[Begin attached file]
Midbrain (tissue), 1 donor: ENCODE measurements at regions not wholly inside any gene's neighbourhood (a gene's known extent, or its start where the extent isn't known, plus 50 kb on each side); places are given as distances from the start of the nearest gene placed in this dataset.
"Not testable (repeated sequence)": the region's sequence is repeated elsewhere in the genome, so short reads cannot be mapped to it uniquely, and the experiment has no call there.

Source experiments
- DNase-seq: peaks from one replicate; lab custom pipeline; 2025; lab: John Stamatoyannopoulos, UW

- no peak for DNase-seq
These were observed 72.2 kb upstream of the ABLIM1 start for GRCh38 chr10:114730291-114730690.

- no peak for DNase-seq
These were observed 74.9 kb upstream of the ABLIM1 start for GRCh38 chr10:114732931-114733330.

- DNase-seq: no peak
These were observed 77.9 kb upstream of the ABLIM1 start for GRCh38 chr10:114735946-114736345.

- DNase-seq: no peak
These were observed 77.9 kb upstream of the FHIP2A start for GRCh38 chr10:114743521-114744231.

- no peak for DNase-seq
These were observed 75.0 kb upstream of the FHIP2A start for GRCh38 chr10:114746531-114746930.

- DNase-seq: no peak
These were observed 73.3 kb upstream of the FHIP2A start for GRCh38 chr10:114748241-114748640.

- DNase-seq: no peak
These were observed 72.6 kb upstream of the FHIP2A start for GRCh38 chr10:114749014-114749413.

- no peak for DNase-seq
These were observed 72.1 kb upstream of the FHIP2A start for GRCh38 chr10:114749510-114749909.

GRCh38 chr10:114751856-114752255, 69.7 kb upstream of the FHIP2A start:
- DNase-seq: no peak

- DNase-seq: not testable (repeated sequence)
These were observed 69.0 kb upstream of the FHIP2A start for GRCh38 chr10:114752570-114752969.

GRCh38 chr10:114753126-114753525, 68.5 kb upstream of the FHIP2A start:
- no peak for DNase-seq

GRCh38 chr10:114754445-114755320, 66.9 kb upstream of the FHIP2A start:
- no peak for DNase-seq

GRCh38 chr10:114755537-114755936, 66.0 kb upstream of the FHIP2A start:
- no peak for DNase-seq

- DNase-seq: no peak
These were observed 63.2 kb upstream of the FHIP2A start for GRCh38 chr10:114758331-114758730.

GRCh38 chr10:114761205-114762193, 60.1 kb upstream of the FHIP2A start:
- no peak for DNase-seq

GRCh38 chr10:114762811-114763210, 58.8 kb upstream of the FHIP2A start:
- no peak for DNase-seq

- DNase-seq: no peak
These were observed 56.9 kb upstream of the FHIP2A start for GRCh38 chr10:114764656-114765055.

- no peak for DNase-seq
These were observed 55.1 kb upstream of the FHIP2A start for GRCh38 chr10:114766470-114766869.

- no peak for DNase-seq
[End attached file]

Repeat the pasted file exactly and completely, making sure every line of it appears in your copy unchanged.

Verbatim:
Midbrain (tissue), 1 donor: ENCODE measurements at regions not wholly inside any gene's neighbourhood (a gene's known extent, or its start where the extent isn't known, plus 50 kb on each side); places are given as distances from the start of the nearest gene placed in this dataset.
"Not testable (repeated sequence)": the region's sequence is repeated elsewhere in the genome, so short reads cannot be mapped to it uniquely, and the experiment has no call there.

Source experiments
- DNase-seq: peaks from one replicate; lab custom pipeline; 2025; lab: John Stamatoyannopoulos, UW

- no peak for DNase-seq
These were observed 72.2 kb upstream of the ABLIM1 start for GRCh38 chr10:114730291-114730690.

- no peak for DNase-seq
These were observed 74.9 kb upstream of the ABLIM1 start for GRCh38 chr10:114732931-114733330.

- DNase-seq: no peak
These were observed 77.9 kb upstream of the ABLIM1 start for GRCh38 chr10:114735946-114736345.

- DNase-seq: no peak
These were observed 77.9 kb upstream of the FHIP2A start for GRCh38 chr10:114743521-114744231.

- no peak for DNase-seq
These were observed 75.0 kb upstream of the FHIP2A start for GRCh38 chr10:114746531-114746930.

- DNase-seq: no peak
These were observed 73.3 kb upstream of the FHIP2A start for GRCh38 chr10:114748241-114748640.

- DNase-seq: no peak
These were observed 72.6 kb upstream of the FHIP2A start for GRCh38 chr10:114749014-114749413.

- no peak for DNase-seq
These were observed 72.1 kb upstream of the FHIP2A start for GRCh38 chr10:114749510-114749909.

GRCh38 chr10:114751856-114752255, 69.7 kb upstream of the FHIP2A start:
- DNase-seq: no peak

- DNase-seq: not testable (repeated sequence)
These were observed 69.0 kb upstream of the FHIP2A start for GRCh38 chr10:114752570-114752969.

GRCh38 chr10:114753126-114753525, 68.5 kb upstream of the FHIP2A start:
- no peak for DNase-seq

GRCh38 chr10:114754445-114755320, 66.9 kb upstream of the FHIP2A start:
- no peak for DNase-seq

GRCh38 chr10:114755537-114755936, 66.0 kb upstream of the FHIP2A start:
- no peak for DNase-seq

- DNase-seq: no peak
These were observed 63.2 kb upstream of the FHIP2A start for GRCh38 chr10:114758331-114758730.

GRCh38 chr10:114761205-114762193, 60.1 kb upstream of the FHIP2A start:
- no peak for DNase-seq

GRCh38 chr10:114762811-114763210, 58.8 kb upstream of the FHIP2A start:
- no peak for DNase-seq

- DNase-seq: no peak
These were observed 56.9 kb upstream of the FHIP2A start for GRCh38 chr10:114764656-114765055.

- no peak for DNase-seq
These were observed 55.1 kb upstream of the FHIP2A start for GRCh38 chr10:114766470-114766869.

- no peak for DNase-seq